Wall Street panic spreads to Kospi, which falls 1.5%

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Wall Street panic spreads to Kospi, which falls 1.5%


Korean markets gyrated wildly on Tuesday, taking a cue from U.S. stocks’ slide overnight and extending a sell-off from the previous day.

The main Kospi bourse opened 2.2 percent lower than Monday’s close and went on to dip more than 2.5 percent in an intraday session. The index, however, recovered somewhat to close at 2,453.31, down 1.54 percent. The junior Kosdaq plummeted more than 4 percent in the morning, but later recovered to decline 0.01 percent to 858.17.

Korea’s representative implied volatility index (VKOSPI), which measures the volatility of the market, reached a two year high, rising 39.22 percent.

Investors fear a more aggressive pace of interest rate hikes from the U.S. central bank, which could end an era of easy money for both companies and individuals.

Dow Jones industrials slipped more than 1,500 points on Monday, while the S&P 500 index dropped 4.1 percent.

“The reason for the market correction lies in the fear of faster-than-expected interest rate hikes by the U.S. Fed, which comes along with record high yields for 10-year U.S. treasury bonds,” said Park Jung-je, an analyst at Meritz Securities.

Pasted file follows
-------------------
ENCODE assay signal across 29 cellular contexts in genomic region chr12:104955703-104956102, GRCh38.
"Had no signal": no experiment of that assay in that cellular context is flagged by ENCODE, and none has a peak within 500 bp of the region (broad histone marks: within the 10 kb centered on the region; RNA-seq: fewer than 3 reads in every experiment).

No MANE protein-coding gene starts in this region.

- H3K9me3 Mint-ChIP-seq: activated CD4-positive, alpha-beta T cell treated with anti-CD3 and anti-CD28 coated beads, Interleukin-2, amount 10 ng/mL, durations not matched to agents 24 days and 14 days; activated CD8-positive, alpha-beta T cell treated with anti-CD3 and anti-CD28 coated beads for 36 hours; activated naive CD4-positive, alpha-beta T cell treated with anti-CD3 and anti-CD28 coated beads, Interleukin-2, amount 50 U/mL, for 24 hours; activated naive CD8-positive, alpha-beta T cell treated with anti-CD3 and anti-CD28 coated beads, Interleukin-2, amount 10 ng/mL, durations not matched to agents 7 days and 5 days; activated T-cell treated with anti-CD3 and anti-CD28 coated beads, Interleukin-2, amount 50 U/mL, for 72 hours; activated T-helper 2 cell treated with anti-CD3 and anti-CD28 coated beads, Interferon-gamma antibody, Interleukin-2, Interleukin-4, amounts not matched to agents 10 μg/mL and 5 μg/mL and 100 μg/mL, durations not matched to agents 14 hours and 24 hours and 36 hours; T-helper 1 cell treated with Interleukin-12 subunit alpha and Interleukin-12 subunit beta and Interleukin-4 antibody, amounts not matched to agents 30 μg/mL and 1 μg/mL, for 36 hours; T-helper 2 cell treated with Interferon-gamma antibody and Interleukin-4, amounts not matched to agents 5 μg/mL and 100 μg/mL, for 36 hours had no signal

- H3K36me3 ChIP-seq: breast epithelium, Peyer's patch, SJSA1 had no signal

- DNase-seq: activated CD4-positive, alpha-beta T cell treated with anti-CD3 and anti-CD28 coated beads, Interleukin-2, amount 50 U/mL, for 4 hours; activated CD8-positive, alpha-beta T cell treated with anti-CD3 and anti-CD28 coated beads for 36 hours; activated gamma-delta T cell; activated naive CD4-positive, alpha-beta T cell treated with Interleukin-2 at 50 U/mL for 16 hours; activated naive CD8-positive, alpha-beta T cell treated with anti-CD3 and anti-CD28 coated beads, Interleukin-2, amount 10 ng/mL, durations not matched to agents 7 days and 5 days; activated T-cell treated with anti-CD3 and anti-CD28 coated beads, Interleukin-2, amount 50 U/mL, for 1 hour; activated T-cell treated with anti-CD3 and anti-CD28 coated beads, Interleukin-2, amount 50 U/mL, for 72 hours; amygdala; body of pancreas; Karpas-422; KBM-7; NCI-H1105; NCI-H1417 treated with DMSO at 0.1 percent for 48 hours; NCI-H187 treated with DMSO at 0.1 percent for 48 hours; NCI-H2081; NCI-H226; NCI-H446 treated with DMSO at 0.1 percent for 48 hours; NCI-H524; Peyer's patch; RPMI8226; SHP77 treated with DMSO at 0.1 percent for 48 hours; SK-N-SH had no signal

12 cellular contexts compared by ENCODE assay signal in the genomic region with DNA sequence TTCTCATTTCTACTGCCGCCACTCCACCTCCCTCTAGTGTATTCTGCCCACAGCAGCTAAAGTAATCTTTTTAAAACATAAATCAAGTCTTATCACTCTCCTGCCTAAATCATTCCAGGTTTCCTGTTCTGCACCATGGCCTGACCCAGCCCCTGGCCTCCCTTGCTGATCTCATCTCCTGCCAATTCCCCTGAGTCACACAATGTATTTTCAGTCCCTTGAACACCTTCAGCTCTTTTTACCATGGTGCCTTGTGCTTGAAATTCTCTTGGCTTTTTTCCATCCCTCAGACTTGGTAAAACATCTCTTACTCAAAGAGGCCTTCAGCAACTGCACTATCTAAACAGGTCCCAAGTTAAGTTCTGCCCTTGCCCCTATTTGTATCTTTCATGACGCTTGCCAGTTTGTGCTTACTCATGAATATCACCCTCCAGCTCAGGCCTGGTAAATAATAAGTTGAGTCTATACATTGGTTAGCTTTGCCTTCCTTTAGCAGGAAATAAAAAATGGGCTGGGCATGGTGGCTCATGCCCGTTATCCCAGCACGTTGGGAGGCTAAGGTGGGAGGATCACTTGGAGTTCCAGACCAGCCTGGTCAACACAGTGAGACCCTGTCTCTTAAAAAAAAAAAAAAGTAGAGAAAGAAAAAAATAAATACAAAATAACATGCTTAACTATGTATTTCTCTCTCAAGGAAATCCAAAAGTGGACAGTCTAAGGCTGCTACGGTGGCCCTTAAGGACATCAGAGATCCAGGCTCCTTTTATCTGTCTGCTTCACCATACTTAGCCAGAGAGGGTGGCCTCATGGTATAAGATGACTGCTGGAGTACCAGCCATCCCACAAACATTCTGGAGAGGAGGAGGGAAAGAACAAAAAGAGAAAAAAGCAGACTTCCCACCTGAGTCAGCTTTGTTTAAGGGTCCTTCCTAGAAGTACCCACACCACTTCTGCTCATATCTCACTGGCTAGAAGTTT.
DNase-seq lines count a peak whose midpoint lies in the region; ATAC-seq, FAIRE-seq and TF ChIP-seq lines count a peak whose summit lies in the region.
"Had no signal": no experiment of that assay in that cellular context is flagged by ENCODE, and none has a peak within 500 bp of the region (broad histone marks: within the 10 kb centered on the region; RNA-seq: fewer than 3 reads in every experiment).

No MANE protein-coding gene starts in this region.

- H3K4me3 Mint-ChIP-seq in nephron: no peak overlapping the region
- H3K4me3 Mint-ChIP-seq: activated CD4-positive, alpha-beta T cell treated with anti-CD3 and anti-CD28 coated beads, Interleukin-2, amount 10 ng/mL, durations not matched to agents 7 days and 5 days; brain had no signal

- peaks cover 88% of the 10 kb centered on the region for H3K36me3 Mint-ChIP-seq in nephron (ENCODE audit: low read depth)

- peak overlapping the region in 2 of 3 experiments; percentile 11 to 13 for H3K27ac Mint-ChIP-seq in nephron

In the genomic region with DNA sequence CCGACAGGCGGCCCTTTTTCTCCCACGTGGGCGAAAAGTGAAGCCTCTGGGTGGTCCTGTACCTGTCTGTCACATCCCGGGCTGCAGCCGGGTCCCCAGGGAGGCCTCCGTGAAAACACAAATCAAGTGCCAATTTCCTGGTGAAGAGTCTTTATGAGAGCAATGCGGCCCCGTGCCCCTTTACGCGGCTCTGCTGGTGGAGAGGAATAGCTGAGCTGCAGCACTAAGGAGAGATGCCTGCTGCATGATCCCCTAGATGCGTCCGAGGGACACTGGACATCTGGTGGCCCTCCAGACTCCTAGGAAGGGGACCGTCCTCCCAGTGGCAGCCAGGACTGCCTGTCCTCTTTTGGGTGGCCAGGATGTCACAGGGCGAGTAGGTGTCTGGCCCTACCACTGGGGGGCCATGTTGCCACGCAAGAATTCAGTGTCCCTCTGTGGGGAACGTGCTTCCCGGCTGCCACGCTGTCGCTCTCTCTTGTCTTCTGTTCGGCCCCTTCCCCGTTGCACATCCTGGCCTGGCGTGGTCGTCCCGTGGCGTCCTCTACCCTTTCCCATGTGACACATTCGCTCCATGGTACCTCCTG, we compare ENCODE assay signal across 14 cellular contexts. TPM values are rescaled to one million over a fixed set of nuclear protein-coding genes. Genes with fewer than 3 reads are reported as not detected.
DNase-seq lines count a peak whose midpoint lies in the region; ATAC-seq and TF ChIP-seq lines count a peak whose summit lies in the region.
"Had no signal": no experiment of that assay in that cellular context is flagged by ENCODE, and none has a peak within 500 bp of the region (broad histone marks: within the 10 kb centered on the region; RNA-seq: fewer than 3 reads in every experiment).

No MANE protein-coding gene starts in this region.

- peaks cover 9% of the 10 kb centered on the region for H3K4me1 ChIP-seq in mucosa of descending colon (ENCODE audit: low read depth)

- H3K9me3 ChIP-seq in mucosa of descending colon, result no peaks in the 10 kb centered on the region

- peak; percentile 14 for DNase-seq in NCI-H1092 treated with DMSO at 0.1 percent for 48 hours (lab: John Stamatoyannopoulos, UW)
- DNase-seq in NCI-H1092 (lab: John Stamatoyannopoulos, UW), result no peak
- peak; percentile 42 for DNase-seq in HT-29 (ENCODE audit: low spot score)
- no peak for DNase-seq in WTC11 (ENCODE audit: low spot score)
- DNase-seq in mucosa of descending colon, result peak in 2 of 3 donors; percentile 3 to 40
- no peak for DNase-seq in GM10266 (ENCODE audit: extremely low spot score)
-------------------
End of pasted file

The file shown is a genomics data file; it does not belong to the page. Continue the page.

Lee Ju-yeol, chief of the Bank of Korea, said that the central bank will closely monitor the impact of the volatile U.S. stock markets.

A combination of good jobs reports and other economic indicators could lead the U.S. Fed to accelerate the pace of interest rate hikes from three this year to four. In a FOMC meeting last month, the central bank anticipated inflation would rise this year, ahead of a much-anticipated rate hike in March.

Major investment banks also started to believe there will be four interest rate hikes recently, according to the Bank of Korea on Tuesday.

A report released by the New York office of the central bank noted that of 16 multinational investment banks surveyed, six banks projected four hikes this year, an increase from four previously. Still, nine banks predicted three hikes.

The anticipated rate hikes and healthy economic indicators also contributed to a pumping-up of yields on benchmark government bonds around the world, making stock investments less attractive. The 10-year U.S. Treasury yield jumped to a four-year high on Friday, though it retreated on Monday.

But Park noted that some correction was also taking place in the stock markets.

“Global stock markets performed too well in January and there was little volatility,” he said.

Shin Joong-ho, an analyst at eBest Investment & Securities, noted that the current pullback by investors is a kind of a cooling-off period.

“Historically, a bullish market experiences an adjustment that goes as much as 10 percent,” the analyst said.

He added that the inauguration of a new Fed chairman typically triggers market instability.

“The U.S. markets typically suffer tantrums when or after a new chairman is set to begin his term,” he said, “That is because of a possible change in monetary policy.”

Incoming Fed chief Jerome Powell will preside over March’s monetary policy meeting for the first time. But markets expect no substantial shift in the direction of policy.

Yoon Chang-yong, chief economist at Shinhan Investment, echoed the analysts’ views, saying that local volatility has nothing to do with fundamentals. “Nor is this related to credit risks or liquidity issues.”

BY PARK EUN-JEE [park.eunjee@joongang.co.kr]
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